When you pay off existing debts and find yourself with more discretionary income each month, or when your income increases due to a pay raise or promotion, you should increase your savings percentage.

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Meg Favreau's picture

Another way for freelancers to pay themselves first is to, if you have a certain regular client or gig, always put that check into savings.

Readers, do you have any other approaches to paying yourself first?

Guest's picture

Great post, and everyone should be doing this one. One should definitely consider the benifits of making sure their bank (for savings accounts) give them the best rates. I was amazed at how much more I could pay myself first by switching to ING Direct from my traditional brick and mortar location.

Guest's picture

I use an automated transfer funds monthly to my TD Ameritrade brokerage- I use them because they have no commission costs on a range of low fee ETFs. I use asset allocation to decide where to invest the money- automatically doing a bit of rebalancing each month.

Guest's picture

This is a great idea.

This helps beat inflation, and get better returns.

We must know what we are doing so that we invest on the good stocks, which is itself the challenge.

Guest's picture

Basically, it's setting aside money first before doing anything else like pay bills, buy groceries. Before I have always thought that I should pay all the bills first, then buy the groceries then put away some cash from the money I got left over. But now that I think about it, it's better to stow away some cash first so that you can learn to budget with what is left behind. Spending is higher if one has more to spend, likewise it decreases if there isn't that much to spend.

Guest's picture

Setting up an automatic savings plan is probably the best way to pay helps you build long term wealth and in most cases helps you save enough that you can live well on your retirement.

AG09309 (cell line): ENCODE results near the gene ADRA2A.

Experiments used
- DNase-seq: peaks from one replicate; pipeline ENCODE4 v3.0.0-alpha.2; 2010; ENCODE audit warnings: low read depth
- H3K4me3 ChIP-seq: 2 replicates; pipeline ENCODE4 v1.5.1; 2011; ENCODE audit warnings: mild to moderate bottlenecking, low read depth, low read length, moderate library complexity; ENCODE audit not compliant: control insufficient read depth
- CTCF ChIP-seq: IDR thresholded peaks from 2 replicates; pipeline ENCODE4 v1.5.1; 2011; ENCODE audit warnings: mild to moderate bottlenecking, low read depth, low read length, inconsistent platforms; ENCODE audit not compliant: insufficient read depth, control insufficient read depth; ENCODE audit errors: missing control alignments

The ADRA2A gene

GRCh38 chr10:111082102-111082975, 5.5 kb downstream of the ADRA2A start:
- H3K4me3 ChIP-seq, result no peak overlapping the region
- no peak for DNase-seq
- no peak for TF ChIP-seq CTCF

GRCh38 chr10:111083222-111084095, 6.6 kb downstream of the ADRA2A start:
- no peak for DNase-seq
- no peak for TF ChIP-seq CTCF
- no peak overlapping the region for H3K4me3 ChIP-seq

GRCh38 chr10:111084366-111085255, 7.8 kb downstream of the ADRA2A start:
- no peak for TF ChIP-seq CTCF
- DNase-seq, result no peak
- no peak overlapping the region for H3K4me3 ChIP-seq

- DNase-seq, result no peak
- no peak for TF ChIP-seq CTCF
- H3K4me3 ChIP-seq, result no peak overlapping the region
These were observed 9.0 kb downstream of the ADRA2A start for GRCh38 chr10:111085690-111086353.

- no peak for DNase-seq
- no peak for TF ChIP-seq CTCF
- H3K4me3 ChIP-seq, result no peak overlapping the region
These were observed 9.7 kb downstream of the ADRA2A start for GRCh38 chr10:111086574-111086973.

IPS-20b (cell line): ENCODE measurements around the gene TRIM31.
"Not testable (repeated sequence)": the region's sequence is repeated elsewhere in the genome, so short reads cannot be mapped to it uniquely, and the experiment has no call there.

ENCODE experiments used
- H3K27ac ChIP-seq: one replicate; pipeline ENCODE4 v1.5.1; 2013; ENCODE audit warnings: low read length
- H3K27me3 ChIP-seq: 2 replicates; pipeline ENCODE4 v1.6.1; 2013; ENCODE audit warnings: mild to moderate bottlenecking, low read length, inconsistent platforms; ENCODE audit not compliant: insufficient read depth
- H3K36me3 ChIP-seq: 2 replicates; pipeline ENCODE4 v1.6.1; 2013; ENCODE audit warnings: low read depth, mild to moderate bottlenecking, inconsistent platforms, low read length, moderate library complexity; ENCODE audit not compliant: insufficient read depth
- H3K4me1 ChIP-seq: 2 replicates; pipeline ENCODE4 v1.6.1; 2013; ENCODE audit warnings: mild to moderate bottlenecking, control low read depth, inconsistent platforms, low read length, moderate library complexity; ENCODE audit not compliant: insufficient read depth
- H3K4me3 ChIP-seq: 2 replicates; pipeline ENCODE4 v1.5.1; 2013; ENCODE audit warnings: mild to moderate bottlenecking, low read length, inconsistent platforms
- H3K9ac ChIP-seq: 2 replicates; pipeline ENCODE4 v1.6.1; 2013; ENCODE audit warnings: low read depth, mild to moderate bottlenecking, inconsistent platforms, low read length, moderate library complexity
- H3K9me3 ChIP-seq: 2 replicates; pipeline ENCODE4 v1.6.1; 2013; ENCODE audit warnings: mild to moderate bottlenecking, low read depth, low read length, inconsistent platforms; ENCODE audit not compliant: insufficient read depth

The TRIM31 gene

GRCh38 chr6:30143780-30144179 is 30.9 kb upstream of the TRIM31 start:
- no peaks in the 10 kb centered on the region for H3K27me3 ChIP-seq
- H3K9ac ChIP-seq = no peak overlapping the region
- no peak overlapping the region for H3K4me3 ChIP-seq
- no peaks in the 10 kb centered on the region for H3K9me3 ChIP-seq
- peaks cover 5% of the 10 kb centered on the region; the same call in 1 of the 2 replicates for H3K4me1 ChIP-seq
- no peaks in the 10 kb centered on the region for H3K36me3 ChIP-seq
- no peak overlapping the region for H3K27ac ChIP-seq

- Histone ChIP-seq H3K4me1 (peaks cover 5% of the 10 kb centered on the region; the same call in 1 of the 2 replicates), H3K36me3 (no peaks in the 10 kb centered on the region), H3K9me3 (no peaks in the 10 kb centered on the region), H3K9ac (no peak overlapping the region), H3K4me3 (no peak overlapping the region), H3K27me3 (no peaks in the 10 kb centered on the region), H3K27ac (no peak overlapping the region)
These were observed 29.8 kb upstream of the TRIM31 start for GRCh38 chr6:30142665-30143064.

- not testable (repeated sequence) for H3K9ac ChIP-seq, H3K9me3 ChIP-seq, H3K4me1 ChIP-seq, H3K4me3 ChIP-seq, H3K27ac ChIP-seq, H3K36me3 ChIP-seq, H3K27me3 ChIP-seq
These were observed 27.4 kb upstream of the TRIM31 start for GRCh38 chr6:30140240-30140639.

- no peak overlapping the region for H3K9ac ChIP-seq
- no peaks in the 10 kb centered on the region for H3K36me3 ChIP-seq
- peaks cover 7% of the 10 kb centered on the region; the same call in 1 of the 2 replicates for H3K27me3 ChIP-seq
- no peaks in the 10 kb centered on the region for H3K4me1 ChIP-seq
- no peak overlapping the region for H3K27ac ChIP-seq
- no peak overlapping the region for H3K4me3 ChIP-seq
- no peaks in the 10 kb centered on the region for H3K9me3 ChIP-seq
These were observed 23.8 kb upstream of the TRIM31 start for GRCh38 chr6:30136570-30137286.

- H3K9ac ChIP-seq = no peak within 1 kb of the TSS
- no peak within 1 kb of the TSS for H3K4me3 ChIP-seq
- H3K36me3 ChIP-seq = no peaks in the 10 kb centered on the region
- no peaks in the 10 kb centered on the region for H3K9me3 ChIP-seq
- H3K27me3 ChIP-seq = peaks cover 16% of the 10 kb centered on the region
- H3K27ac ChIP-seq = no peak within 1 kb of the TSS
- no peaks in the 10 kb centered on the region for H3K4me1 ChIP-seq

Guest's picture

Please...Please...Please... teach your children this critical principle. Isn't it interesting to see how people change so much from when they were kids? Not saying this is the only scenario but definitely one I've seen time after time...

Most kids usually pay EVERYTHING to themselves first. Understandable - they have no other obligations. The challenge seems to start when they get those other obligations and they're not trained to handle them.

So many kids get a cell phone, a car, a credit card and "forget" to pay those bills and get in trouble. After a time doing this they get messed up financially and then have to both catch up and continue to pay the bills. In the meantime, spending continues and even (gasp) increases! Eventually, things are reversed and paying themselves first, comes last, if at all.

Is that how many people reach the same problem and now need to "re-gear" their financial thinking? How much better it would be to be taught this (and other) financial principles when young and mentored to watch out for the financial dead ends.

Guest's picture
Jesus Angeles


Indeed. Books like 'Rich Dad, Poor Dad', and concepts in it, are ideally shared to young people (as young as possible).

Guest's picture

Paying yourself first is that you are setting aside money for your savings before it can disappear. Money has a funny way of slowly disappearing if you don't immediately set it aside. We tend to subconsciously spend up to our incomes, so paying yourself first becomes a necessity for yourself first